|Mr. Peabody and the Mermaid|
|Directed by||Irving Pichel|
|Written by||Guy Jones (novel)|
Constance Jones (novel)
|Screenplay by||Nunnally Johnson|
|Produced by||Nunnally Johnson|
Gene Fowler Jr. (associate producer)
|Edited by||Marjorie Fowler|
|Music by||Robert Emmet Dolan|
Nunnaly Johnson Productions
|Distributed by||Universal-International Pictures|
Mr. Peabody and the Mermaid is a 1948 American romantic fantasy film directed by Irving Pichel starring William Powell and Ann Blyth in the title roles. The film was based on the 1945 novel Peabody's Mermaid by Guy and Constance Jones. Sequences were shot at the Weeki Wachee Springs in Florida.
Much of the story is shown in flashback as Arthur Peabody tells a skeptical doctor about the source of his malaise.
After a bad bout of influenza, Peabody had gone on vacation with his wife Polly to the fictional Caribbean resort of St Hilda. While there, he hears singing coming from a rocky cay offshore and sails his boat to investigate and do a little fishing. To his embarrassment, he reels in a beautiful mermaid whom he names Lenore. Although mute, she is mischievous and childlike and more than a little alluring – so much so that before long Peabody has taught her to kiss. Meanwhile, he hides Lenore in the resort’s deep fish pond.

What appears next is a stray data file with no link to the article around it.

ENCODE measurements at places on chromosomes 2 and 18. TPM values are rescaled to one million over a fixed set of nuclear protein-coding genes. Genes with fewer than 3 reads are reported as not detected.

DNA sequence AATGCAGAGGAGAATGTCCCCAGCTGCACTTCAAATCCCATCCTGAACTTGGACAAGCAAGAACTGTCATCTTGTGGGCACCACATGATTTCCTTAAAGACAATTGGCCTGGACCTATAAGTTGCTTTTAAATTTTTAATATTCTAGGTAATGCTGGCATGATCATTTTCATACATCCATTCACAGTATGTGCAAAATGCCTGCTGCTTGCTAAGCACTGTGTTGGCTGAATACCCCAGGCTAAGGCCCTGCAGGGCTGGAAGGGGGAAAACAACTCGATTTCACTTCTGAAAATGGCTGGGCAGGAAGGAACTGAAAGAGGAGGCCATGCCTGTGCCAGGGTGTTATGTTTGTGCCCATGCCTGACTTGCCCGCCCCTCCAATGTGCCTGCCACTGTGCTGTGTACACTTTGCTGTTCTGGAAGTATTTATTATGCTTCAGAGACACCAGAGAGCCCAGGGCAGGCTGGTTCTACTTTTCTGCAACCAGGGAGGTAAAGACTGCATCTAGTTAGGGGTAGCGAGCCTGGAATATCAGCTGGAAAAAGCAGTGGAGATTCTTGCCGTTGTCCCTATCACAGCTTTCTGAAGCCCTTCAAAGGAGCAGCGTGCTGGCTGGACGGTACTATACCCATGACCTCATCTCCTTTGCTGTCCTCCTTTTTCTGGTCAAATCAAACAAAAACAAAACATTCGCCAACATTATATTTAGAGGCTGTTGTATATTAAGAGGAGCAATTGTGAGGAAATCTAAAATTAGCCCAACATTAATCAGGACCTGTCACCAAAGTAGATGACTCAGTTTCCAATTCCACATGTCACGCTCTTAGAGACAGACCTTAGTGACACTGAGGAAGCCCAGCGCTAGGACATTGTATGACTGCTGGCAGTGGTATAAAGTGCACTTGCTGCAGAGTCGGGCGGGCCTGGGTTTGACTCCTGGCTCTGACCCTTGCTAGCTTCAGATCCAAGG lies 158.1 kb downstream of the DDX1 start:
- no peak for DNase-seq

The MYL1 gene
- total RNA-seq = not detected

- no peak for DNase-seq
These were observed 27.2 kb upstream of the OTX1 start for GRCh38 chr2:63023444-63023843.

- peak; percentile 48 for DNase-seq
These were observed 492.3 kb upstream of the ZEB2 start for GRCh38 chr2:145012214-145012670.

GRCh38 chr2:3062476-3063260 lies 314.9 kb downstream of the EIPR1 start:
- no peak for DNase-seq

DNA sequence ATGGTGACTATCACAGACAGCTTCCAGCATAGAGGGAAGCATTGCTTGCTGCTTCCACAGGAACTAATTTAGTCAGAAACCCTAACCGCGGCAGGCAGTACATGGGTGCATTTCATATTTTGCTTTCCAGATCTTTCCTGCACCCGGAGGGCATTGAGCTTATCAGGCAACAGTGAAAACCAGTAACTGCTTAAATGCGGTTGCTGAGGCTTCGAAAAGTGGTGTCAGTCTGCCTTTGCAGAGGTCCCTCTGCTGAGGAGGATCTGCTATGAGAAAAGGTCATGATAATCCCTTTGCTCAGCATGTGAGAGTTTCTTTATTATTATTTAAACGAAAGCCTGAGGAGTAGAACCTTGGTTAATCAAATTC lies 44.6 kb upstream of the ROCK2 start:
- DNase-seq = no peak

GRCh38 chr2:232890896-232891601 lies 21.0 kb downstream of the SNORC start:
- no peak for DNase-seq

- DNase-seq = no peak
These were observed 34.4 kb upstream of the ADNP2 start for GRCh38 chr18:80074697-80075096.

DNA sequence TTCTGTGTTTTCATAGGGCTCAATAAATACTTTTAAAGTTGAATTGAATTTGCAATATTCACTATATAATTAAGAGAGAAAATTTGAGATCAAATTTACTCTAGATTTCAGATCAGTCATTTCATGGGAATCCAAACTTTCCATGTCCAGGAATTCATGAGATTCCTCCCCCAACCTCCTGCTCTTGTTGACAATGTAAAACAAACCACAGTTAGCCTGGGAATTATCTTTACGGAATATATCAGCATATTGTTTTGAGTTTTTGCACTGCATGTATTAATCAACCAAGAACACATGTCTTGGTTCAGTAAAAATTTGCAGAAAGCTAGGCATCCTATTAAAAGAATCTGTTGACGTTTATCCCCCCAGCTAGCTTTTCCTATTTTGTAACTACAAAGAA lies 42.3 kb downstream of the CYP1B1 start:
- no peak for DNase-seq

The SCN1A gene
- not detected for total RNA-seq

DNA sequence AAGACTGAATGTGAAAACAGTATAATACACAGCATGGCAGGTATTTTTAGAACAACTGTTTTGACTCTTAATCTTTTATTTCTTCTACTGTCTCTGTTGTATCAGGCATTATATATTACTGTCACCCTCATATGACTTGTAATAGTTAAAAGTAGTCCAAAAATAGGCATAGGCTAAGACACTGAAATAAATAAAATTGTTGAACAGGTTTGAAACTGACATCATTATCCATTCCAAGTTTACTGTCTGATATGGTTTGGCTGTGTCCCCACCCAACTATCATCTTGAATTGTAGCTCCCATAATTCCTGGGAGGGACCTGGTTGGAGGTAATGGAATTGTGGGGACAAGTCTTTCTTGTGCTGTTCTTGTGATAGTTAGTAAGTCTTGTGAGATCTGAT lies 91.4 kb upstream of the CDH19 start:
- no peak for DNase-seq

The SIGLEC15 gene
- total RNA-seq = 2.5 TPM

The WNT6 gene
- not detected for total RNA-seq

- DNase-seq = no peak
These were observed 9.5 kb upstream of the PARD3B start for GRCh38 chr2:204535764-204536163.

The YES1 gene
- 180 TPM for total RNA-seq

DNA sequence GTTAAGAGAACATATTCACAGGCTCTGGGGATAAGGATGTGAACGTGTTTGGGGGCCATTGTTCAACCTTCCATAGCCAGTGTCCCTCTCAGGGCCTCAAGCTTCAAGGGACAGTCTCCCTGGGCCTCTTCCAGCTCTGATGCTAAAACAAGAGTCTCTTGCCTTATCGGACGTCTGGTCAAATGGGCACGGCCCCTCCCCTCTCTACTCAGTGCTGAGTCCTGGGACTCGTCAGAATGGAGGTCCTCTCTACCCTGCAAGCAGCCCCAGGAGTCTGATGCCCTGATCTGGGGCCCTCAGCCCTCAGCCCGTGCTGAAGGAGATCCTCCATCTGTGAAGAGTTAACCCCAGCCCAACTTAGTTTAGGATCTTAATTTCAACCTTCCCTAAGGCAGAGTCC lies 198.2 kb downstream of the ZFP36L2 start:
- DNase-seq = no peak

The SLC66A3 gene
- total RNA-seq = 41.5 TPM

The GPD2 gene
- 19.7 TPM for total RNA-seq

Confusion ensues as Peabody's wife Polly, who is herself attracted to suave Englishman Mike Fitzgerald, suspects her husband of infidelity with a vacationing singer. Things get more complicated after Polly storms off home without Peabody and police suspect him of murder. A search party pursues him to the cay, where Lenore nearly drowns Peabody by trying to conceal him underwater.
Back at home in Boston, as snow is falling, Peabody is talked into consulting Dr. Harvey and telling his story. In the end, Peabody seems to be persuaded by the doctor that he was hallucinating while undergoing a midlife crisis on the approach of his 50th birthday. There is only Lenore’s comb left to prove the reality of his adventure and this he gives to his wife as a homecoming gift.
The film was initially released by on DVD by ATI Corp, and was re-released by Olive Films (under license from Paramount Home Media Distribution) on DVD and Blu-ray on July 8, 2014.
The film is recognized by American Film Institute in these lists:
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